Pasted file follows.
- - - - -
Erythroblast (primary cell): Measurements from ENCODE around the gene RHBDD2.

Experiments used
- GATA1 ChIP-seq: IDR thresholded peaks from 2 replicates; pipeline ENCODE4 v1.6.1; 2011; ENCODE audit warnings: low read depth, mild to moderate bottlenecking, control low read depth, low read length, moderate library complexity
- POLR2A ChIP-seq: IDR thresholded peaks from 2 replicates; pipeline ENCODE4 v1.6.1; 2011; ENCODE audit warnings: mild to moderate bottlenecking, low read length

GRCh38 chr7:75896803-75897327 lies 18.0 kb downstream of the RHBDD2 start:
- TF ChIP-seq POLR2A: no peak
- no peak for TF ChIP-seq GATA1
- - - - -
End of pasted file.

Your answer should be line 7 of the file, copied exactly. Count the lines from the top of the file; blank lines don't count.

- no peak for TF ChIP-seq GATA1